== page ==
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Tag Archives: Terrorism

Urgent Action: Email NY State Assembly Members

(Note: the content of this blog shared from Juliette Speaks)

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The NY state assembly will meet on January 16 to discuss the ivory trade. Please email assembly members to tighten restrictions on ivory sales and move to ban. Below is an email you can send – or write your own!  Here are the email addresses of the committee members who will meet.


To: [email protected], [email protected], [email protected], [email protected], [email protected], [email protected], [email protected], [email protected], [email protected], [email protected], [email protected], [email protected], [email protected], [email protected], [email protected], [email protected], [email protected], [email protected], [email protected], [email protected], [email protected], [email protected], [email protected], [email protected], [email protected]y.state.ny.us, [email protected], [email protected], [email protected], [email protected]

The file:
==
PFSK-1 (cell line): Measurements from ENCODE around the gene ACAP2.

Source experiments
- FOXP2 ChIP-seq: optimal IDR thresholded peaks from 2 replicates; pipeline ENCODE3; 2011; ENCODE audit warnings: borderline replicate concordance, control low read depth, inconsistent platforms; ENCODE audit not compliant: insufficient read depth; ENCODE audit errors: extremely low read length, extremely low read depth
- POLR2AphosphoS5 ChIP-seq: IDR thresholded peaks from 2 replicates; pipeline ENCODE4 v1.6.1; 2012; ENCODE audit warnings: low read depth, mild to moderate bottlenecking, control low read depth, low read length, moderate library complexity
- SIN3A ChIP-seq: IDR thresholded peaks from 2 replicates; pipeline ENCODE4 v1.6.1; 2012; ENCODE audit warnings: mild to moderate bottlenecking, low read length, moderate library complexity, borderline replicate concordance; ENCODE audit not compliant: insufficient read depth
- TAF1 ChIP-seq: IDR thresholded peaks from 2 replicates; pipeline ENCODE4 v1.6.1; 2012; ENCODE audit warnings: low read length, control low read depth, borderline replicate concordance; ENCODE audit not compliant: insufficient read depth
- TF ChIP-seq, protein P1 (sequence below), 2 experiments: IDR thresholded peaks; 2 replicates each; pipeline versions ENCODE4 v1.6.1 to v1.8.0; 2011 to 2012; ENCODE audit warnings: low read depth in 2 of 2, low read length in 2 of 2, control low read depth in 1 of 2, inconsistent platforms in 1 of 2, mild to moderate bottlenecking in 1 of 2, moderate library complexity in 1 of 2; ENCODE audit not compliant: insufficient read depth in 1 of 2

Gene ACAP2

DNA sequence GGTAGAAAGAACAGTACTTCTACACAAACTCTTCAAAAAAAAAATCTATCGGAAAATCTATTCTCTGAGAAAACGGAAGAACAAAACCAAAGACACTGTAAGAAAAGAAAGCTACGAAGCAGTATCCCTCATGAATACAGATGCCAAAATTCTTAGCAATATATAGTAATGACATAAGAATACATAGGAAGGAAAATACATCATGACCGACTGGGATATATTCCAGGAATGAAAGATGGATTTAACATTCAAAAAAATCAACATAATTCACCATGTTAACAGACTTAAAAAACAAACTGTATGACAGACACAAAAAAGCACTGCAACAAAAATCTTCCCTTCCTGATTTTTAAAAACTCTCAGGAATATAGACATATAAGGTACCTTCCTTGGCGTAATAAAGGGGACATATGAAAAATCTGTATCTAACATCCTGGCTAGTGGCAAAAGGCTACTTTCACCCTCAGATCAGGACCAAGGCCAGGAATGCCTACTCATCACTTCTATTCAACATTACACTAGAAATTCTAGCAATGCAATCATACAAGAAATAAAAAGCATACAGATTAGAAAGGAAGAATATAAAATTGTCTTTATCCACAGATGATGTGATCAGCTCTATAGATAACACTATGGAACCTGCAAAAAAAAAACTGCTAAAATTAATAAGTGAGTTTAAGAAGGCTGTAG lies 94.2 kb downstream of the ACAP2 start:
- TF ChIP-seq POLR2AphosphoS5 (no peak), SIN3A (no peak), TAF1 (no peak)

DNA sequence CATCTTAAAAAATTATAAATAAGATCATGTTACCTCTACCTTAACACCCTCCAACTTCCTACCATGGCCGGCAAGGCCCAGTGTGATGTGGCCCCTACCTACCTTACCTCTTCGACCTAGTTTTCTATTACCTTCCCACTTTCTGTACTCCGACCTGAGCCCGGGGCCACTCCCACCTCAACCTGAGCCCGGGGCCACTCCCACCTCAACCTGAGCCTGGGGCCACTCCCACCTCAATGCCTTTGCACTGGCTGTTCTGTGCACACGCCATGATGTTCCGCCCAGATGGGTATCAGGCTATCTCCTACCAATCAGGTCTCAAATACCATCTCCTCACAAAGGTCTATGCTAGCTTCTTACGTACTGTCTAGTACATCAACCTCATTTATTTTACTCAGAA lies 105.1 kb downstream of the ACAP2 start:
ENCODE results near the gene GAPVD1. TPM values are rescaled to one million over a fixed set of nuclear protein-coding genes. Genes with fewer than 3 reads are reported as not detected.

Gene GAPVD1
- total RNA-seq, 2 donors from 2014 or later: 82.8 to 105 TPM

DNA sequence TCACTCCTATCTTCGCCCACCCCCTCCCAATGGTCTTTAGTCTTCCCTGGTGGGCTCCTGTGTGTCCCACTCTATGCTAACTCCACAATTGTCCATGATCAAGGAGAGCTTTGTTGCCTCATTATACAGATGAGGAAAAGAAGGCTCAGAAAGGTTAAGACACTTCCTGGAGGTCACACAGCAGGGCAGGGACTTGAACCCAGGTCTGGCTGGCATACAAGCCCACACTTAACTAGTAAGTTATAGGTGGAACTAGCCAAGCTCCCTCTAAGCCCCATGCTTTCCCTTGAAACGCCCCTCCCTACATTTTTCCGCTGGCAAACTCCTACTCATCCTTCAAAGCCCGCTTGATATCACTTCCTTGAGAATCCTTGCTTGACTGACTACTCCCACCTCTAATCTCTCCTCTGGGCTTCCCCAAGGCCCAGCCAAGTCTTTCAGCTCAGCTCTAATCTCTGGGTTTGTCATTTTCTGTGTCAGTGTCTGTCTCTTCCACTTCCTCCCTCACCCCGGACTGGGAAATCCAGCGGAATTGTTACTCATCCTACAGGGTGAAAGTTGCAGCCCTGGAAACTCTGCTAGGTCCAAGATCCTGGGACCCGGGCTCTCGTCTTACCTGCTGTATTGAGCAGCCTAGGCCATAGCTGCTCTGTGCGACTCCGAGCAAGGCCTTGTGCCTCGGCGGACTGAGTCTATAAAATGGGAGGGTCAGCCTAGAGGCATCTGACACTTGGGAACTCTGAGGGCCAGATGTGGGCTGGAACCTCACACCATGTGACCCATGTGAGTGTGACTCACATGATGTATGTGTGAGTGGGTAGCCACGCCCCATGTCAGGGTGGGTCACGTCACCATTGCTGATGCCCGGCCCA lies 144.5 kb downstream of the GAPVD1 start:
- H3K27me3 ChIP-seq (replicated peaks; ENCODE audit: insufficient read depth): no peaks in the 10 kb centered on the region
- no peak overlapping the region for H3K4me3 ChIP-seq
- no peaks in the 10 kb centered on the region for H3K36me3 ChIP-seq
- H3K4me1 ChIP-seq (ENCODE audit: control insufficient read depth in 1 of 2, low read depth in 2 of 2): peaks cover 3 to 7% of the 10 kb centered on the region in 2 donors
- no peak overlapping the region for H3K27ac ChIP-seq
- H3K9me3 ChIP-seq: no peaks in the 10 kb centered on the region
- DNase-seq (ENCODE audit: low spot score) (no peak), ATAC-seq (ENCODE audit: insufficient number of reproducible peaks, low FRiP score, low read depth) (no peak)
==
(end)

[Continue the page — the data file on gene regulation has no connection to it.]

Cc: “Alles, Rosemary” <[email protected]>, Hale Anderson <[email protected]>

Subject: TIGHTEN RESTRICTIONS on IVORY SALES in NY and MOVE TO BAN

Dear Chair of the New York State Assembly Committee on Environmental Conservation and colleagues,

Happy new year and greetings from [Your State or Country Here]!

96 elephants are killed each day by poachers to fuel the ivory trade of which New York State represents the largest market for in the U.S. TIGHTEN RESTRICTIONS on IVORY SALES and MOVE TO BAN. The ivory trade sponsors terrorism, is killing humans and driving elephants to extinction. At the rate of one elephant killed every 15 minutes for its ivory tusks, there will be no more elephants roaming wild by 2025. You have the power to help prevent this by moving for a 100% ivory ban by making New York State ivory-free.

Thank you!

Sincerely,

[Your Name] [Your mailing address, or at least city, state, zip]

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IVORY TERROR

IVORY TERROR

DID YOU KNOW:

1. Poaching and wildlife crimes funnel an estimated $19 billion annually to terrorists and other criminals.

2. The illegal wildlife trade is larger than the illicit trafficking of small arms, diamonds, gold, and oil.